In the freelance-editing field, the topic persistently arises of whether to share client lists with other editors. New editors looking for a way into the industry hope that some nice, established editor will put them in touch with the right people. Some new freelancers might even expect this, seeming to not understand exactly what they are asking. Conversely, established editors want to protect what they have earned with their years of experience and may be reluctant to share contacts with just anybody.
Should new freelancers expect a helping hand from the veterans among us? And just how important is it to guard your client list once you have built it?
Most of us received some amount of help in getting where we are. I know I did—a lot of help—and so, from the beginning of my career, I have tried to give back. Often that has meant sharing my knowledge of the industry with those looking to break in. Other times, it has meant sharing clients.
Several years ago, I said as much to a fellow freelancer, someone I considered a mentor. She said, “I don’t understand that saying. Give back what?” She felt she never was given anything she needed to return. As fate would have it, a few years later, her main client had dried up and she called me looking for a way to keep her business going. She had taught me plenty about editing; I was ready to do whatever I could. To start, I put her in touch with one of my clients who I knew was looking for editors. She never followed up. Perhaps not surprisingly, her freelance company is no longer.
What did I learn from this experience? This woman, who felt she had never been given anything she did not earn, was unable to see the gifts she had received. She acknowledged neither the training and education provided by her capable teachers nor the job opportunities and support her colleagues had given her. And she ended up with nothing. I adopted the opposite stance, and my business is stronger than ever.
New entrants into the freelance field need to remember that building a client list takes time. There should be no expectation of receiving client contact information without putting in the effort to hone the required skills and build relationships. Like many editors I have spoken with, I have had brand-new editors say to me, “Hey, I’m gonna need to get some contacts from you,” as if it were a given. That is when I say, “You will need to get your résumé in order before I can confidently refer you to any of my clients. Here are a few things you will need…”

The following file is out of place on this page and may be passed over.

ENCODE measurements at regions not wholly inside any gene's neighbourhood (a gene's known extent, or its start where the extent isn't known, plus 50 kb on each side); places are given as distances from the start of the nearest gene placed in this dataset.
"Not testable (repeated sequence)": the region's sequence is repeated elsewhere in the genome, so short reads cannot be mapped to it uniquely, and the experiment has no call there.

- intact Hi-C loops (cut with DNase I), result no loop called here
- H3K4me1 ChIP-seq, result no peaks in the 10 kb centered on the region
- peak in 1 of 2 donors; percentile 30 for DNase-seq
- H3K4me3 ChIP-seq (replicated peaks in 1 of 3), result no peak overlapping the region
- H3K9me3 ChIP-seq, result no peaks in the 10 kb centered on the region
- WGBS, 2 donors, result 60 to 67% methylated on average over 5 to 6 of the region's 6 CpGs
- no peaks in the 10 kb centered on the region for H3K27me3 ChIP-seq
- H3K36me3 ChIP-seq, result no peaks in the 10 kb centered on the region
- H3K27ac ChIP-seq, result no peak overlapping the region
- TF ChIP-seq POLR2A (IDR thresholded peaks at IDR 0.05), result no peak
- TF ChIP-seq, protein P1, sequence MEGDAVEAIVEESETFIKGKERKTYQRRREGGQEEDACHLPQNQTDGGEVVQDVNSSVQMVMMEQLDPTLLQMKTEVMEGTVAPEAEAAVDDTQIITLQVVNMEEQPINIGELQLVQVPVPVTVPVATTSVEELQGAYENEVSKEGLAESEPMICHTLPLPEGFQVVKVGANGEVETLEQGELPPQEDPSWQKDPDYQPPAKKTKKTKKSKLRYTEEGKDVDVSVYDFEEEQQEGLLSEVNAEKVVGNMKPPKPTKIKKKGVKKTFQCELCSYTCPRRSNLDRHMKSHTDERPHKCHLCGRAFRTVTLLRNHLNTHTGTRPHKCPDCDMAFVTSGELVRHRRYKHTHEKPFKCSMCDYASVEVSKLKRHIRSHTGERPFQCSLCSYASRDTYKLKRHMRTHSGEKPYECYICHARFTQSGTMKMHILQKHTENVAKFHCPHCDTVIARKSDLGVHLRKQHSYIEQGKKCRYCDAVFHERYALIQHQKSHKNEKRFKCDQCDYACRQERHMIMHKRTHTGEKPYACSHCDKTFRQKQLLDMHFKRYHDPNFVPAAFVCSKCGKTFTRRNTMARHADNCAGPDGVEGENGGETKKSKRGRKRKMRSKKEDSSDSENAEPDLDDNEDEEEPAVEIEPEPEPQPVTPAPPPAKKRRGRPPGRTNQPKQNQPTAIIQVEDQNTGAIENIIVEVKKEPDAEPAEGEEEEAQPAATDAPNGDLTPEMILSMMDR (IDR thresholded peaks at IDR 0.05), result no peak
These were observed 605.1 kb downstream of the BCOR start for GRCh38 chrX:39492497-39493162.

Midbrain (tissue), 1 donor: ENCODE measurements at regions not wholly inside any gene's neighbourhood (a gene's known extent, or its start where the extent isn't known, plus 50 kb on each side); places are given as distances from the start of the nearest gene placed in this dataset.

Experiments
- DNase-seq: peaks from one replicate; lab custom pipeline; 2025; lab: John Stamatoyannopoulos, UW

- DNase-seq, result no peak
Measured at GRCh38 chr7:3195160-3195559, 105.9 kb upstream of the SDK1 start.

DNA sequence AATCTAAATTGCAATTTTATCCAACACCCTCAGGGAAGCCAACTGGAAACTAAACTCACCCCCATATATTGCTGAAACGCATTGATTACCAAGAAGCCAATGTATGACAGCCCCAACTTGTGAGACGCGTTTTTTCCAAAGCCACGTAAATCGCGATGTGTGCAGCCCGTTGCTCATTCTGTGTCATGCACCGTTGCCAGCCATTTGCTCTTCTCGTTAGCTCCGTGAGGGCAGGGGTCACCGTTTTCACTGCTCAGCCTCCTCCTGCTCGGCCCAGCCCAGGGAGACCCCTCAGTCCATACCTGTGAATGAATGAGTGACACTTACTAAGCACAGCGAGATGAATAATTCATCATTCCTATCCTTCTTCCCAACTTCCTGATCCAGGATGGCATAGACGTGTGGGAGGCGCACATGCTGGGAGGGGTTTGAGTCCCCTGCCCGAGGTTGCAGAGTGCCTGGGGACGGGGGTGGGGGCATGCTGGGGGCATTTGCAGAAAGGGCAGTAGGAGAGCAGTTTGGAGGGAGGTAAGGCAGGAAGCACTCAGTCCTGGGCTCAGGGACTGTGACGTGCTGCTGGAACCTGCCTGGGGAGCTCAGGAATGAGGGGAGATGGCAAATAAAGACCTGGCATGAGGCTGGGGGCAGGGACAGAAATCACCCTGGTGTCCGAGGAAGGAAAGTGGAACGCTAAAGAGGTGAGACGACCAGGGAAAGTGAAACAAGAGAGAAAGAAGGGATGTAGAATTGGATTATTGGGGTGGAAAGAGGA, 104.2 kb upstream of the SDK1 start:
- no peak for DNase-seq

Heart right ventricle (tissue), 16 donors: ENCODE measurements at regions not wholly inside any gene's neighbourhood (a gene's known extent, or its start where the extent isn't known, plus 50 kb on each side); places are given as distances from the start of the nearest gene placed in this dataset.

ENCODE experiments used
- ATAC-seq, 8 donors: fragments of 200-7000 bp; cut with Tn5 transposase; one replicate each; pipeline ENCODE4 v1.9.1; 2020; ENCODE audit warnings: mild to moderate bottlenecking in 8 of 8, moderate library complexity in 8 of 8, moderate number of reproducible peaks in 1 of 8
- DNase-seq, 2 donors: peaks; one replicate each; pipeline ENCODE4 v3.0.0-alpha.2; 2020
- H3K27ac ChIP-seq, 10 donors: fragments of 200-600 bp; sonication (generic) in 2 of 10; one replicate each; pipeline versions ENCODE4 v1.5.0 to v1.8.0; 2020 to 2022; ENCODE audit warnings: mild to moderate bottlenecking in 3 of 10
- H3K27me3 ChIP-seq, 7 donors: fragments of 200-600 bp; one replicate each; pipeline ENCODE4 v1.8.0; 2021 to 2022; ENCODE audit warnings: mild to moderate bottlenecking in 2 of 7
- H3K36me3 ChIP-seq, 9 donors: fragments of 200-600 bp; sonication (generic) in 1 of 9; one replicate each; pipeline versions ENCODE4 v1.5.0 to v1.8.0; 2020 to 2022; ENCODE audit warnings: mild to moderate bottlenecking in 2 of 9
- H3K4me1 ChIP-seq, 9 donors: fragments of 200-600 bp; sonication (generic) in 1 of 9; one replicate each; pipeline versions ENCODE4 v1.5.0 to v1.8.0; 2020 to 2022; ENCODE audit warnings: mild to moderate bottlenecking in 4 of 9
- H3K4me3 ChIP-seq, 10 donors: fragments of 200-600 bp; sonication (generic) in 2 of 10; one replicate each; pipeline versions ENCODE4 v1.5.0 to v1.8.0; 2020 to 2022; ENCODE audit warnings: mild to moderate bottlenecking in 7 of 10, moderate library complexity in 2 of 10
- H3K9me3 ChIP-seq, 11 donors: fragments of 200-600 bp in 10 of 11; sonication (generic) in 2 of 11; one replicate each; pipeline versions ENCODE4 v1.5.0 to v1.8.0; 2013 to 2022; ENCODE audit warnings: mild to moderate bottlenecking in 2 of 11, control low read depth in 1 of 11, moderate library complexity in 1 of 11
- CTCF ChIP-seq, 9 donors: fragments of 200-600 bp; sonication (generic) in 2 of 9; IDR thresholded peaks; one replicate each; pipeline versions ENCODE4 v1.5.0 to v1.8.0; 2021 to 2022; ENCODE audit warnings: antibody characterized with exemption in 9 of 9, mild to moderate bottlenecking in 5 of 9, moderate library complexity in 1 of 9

I have also received calls from experienced editors who are just branching out into the freelance world. Those who are polite, respect my time, and understand that any contact information I share is given because I trust them, I am happy to put in touch with a few clients. Like many others, I have clients with more work than editors, and it doesn’t hurt me to share that information. In the cases when I am the beneficiary of someone else’s client contact information, I say thank you. Then I not only follow up, but also provide excellent service for that client. I know my actions reflect on the person who made the connection and I will not let them down.
To be clear, I do not advocate giving away your client list to every new editor or freelancer who asks for it. As noted, the established editor may be putting his or her reputation on the line when referring a new editor to a client. Therefore, you have to know something about and have a certain amount of trust in the other freelancer’s abilities and character.
So, what do you do when the asking editor does not meet your standards for referrals? In lieu of giving away contacts, consider educating the person about how you found and have held on to the clients you have. Although one can gain a gig based on a referral, maintaining the client demands high-quality work. At times, new freelancers need to be reminded of that.
Some established editors don’t only begrudge giving away their contacts. They also do not wish to give away their time, especially to those who are just dipping a toe in the water. I (and many others) enjoy educating new editors about publishing. Many people did the same for me when I was coming up, and I feel I owe it to the universe to share what I have been given. That said, these “young whippersnappers” can be the worst offenders in assuming that veteran freelancers should willingly give away their contact lists. More often, I have found they are well-meaning and simply need to be told what they can rightly expect. Although it may feel as if you are wasting your time when you spend 30 minutes talking to a “newbie” about how to break in, consider it an investment in your future. Freelance work often fluctuates, but if you take the time to help others, you will have a network of people ready to assist you when you need it.
Helping the next generation can take many forms, such as sharing knowledge, time, or clients. Next time some new freelancer asks you for a helping hand, I hope that you will remember the support you received and send that back out into the world. None of us has gotten where we are all on our own. And in this world of blogs, journals, trade book publishers, corporations, nonprofits, packagers, textbook publishers, academic presses, and self-publishers, there really is enough work to go around.
Like this blog? Find more insights and advice in Perfect Bound: How to Navigate the Book Publishing Process Like a Pro, available from POP Editorial Services LLC, Amazon, Barnes and Noble, Kobo, and other fine retailers.